For a few years now I’ve watched from the sidelines as asset prices in every major investment category have defied all fundamentals and climbed to new dizzying heights.
In 2008/2009, when the subprime real estate loans imploded and nearly took down a few major banks, the government decided to step in to bailout all the institutions responsible for the mess. This $700 billion dollar handout came at the expense of taxpayers, who of course had no say in it. As if this wasn’t enough, the federal reserve then instituted 3 rounds of Quantitative easing, purchasing 4 trillion dollars of Treasury bonds and mortgage backed securities to keep interest rates low. The justification for these extreme monetary actions was that without it the entire financial system would collapse. While I am no PHD in economics, I don’t believe that this would have been the result. Sure, several of the largest banks probably would have gone under, but that is what was supposed to happen. When banks took unnecessary risk with their client’s money, and end up losing it all, it is the bank that should have be punished, not the consumer. When the government said the credit markets froze up, they were talking about the large banks. The too big to fail ones. The smaller community banks not as exposed to the same toxic loans would have survived and picked up the slack. But of course, the government is owned and run by the big banks, so they will keep themselves alive at any cost. I believe that the bailouts have done nothing but keep alive the toxic, speculative, bubble based economy which has existed since for the last few decades.
The result has been skyrocketing asset and real estate prices, which has been extremely detrimental to the middle class. On its own, the stock market rising probably doesn’t have too much of an effect, but when housing costs soar year after year while wages are stagnant, the budget for middle class people are squeezed. Homelessness has risen significantly in major cities on the east and west coast. An recent article mentioned that there are 2 empty investor owned properties for every homeless person out there.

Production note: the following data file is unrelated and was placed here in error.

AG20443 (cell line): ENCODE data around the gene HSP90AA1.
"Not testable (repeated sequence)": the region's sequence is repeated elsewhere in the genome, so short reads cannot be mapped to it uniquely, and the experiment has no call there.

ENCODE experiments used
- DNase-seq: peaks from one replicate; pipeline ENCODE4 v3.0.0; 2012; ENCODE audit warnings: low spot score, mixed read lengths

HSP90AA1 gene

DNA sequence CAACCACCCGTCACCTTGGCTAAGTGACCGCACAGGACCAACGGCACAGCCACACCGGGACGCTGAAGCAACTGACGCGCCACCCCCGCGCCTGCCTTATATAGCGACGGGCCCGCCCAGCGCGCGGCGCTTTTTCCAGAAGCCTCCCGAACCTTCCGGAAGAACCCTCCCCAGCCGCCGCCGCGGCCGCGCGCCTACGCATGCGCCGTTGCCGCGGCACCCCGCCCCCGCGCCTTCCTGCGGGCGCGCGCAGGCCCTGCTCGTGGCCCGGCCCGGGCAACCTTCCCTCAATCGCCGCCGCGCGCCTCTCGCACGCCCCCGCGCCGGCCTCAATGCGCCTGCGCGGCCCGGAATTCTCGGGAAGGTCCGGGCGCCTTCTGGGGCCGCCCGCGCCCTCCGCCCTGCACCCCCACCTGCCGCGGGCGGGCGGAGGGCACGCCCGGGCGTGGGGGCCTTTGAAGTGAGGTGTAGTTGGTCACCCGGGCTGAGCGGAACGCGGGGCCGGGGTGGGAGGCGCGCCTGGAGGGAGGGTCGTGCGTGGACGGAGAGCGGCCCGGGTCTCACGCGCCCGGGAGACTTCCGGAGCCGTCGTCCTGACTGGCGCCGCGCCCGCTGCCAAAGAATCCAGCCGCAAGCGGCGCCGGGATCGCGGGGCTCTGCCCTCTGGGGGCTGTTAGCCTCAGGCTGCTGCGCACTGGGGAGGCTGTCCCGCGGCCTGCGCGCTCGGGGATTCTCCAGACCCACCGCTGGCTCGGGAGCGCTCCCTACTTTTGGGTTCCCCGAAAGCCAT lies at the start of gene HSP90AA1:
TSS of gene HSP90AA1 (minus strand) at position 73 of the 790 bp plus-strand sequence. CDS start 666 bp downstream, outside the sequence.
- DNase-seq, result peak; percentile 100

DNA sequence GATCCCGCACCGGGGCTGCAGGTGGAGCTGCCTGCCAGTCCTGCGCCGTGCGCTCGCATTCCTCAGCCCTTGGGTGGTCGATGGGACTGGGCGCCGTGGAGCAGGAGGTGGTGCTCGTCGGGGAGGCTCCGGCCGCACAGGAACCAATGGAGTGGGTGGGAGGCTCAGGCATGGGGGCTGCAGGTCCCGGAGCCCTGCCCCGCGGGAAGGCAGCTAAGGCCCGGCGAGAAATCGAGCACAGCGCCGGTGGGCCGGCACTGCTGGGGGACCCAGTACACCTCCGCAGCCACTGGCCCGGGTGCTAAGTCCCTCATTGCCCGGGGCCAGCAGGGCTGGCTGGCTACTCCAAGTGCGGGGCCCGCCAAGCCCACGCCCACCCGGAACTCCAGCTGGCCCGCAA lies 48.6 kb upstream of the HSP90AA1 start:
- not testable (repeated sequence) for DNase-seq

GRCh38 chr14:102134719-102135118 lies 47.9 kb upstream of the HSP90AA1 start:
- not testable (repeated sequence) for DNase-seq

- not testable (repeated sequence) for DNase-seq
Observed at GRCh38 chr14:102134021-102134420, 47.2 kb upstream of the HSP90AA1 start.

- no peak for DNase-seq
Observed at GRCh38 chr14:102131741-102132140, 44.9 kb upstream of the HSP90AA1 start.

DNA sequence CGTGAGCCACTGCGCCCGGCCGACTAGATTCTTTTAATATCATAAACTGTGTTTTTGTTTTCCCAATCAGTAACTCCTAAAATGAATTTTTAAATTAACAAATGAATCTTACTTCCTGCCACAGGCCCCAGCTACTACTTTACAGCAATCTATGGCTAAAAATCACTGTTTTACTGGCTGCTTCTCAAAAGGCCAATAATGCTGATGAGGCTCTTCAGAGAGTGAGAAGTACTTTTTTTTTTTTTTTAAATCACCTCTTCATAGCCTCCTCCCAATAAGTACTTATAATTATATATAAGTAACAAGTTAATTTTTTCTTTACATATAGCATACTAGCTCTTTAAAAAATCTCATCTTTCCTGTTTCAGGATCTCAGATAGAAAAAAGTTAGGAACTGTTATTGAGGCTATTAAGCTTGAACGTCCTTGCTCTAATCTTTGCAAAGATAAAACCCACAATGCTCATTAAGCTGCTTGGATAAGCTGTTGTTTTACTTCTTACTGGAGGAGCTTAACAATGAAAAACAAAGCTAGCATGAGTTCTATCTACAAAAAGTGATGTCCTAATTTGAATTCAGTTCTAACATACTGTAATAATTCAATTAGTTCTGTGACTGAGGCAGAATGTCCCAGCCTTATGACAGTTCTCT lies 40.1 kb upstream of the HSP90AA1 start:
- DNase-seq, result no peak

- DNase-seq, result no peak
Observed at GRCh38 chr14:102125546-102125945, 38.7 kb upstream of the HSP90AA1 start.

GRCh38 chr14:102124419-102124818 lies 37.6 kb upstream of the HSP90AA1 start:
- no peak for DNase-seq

Colleagues and people I have respect have continuously told me that assets such as Real Estate can only go up. The picture I believe they are missing is the constant lowering of the fed fund rates for the last 3 decades. Notice that the low point has kept getting lower, until it hit zero, where it was for 8 years. It correlates very closely with the rise in the housing prices. It is surprising how quickly they forget, it was just 10 years ago in which prices dropped over 50% in most cities, and in fact probably would have dropped more if the Fed hadn’t bought trillions worth of non-performing mortgage backed securities.
It has gotten to the point where, for the current economy to continue functioning, the prices of assets must keep going up. The federal reserve has done everything in its power, to keep the asset bubble going, mainly lowering interest rates. Everything is so intertwined and leveraged, that when things start going the wrong way even a little bit, a catastrophe ensues, just like in 2008. The problem currently is, they’ve hit rock bottom with the interest rates. When the next recession hits, they will probably have no choice but to enact another round of Quantitative easing, but with their current balance sheet at 4 trillion, it’s unclear how much more printing they can do before something like hyperinflation takes over.
I’m not sure that people realize how precarious the situation is. It is not even just the U.S., the central banks of the entire world have printed their way to near negative interest rates. Every bank that gets close to failing gets bailed out. The cost of servicing the mountains of debt that countries and companies have taken on is starting to grow as the Fed has started unwinding its balance sheet. We’ve already seen the market take a big hit last week just from the Fed unwinding a miniscule 20 billion from its 4 trillion balance sheet. They really haven’t even started yet. We are surely in for quite a ride…